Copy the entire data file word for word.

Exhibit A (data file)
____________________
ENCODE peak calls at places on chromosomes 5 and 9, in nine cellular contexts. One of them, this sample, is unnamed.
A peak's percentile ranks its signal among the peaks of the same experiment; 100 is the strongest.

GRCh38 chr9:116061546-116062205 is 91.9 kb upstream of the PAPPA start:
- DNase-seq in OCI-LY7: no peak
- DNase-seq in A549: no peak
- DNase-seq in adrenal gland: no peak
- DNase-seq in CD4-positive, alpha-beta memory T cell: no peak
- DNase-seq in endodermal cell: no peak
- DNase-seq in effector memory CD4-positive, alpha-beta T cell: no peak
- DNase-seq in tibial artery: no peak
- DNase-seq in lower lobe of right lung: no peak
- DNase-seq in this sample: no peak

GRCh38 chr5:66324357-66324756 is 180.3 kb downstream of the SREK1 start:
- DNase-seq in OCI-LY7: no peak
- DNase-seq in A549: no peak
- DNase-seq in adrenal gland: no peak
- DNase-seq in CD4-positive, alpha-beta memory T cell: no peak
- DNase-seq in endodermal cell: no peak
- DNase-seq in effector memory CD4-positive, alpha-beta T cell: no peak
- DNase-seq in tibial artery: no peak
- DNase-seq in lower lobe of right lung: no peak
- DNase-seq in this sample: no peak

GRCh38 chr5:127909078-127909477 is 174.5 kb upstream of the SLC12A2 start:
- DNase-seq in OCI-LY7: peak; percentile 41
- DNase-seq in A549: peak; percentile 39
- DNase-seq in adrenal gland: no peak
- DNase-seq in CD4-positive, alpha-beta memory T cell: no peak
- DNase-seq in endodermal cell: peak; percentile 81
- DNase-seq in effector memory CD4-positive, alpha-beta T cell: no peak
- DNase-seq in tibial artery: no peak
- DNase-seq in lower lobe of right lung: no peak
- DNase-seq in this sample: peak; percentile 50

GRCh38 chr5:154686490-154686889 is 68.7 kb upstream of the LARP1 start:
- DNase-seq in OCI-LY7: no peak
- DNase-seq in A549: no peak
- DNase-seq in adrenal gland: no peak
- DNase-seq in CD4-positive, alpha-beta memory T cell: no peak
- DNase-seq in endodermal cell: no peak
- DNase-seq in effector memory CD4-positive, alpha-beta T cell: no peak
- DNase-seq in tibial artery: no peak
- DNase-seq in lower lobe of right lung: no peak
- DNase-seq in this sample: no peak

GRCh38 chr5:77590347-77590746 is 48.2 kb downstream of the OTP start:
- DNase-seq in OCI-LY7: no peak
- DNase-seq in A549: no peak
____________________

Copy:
ENCODE peak calls at places on chromosomes 5 and 9, in nine cellular contexts. One of them, this sample, is unnamed.
A peak's percentile ranks its signal among the peaks of the same experiment; 100 is the strongest.

GRCh38 chr9:116061546-116062205 is 91.9 kb upstream of the PAPPA start:
- DNase-seq in OCI-LY7: no peak
- DNase-seq in A549: no peak
- DNase-seq in adrenal gland: no peak
- DNase-seq in CD4-positive, alpha-beta memory T cell: no peak
- DNase-seq in endodermal cell: no peak
- DNase-seq in effector memory CD4-positive, alpha-beta T cell: no peak
- DNase-seq in tibial artery: no peak
- DNase-seq in lower lobe of right lung: no peak
- DNase-seq in this sample: no peak

GRCh38 chr5:66324357-66324756 is 180.3 kb downstream of the SREK1 start:
- DNase-seq in OCI-LY7: no peak
- DNase-seq in A549: no peak
- DNase-seq in adrenal gland: no peak
- DNase-seq in CD4-positive, alpha-beta memory T cell: no peak
- DNase-seq in endodermal cell: no peak
- DNase-seq in effector memory CD4-positive, alpha-beta T cell: no peak
- DNase-seq in tibial artery: no peak
- DNase-seq in lower lobe of right lung: no peak
- DNase-seq in this sample: no peak

GRCh38 chr5:127909078-127909477 is 174.5 kb upstream of the SLC12A2 start:
- DNase-seq in OCI-LY7: peak; percentile 41
- DNase-seq in A549: peak; percentile 39
- DNase-seq in adrenal gland: no peak
- DNase-seq in CD4-positive, alpha-beta memory T cell: no peak
- DNase-seq in endodermal cell: peak; percentile 81
- DNase-seq in effector memory CD4-positive, alpha-beta T cell: no peak
- DNase-seq in tibial artery: no peak
- DNase-seq in lower lobe of right lung: no peak
- DNase-seq in this sample: peak; percentile 50

GRCh38 chr5:154686490-154686889 is 68.7 kb upstream of the LARP1 start:
- DNase-seq in OCI-LY7: no peak
- DNase-seq in A549: no peak
- DNase-seq in adrenal gland: no peak
- DNase-seq in CD4-positive, alpha-beta memory T cell: no peak
- DNase-seq in endodermal cell: no peak
- DNase-seq in effector memory CD4-positive, alpha-beta T cell: no peak
- DNase-seq in tibial artery: no peak
- DNase-seq in lower lobe of right lung: no peak
- DNase-seq in this sample: no peak

GRCh38 chr5:77590347-77590746 is 48.2 kb downstream of the OTP start:
- DNase-seq in OCI-LY7: no peak
- DNase-seq in A549: no peak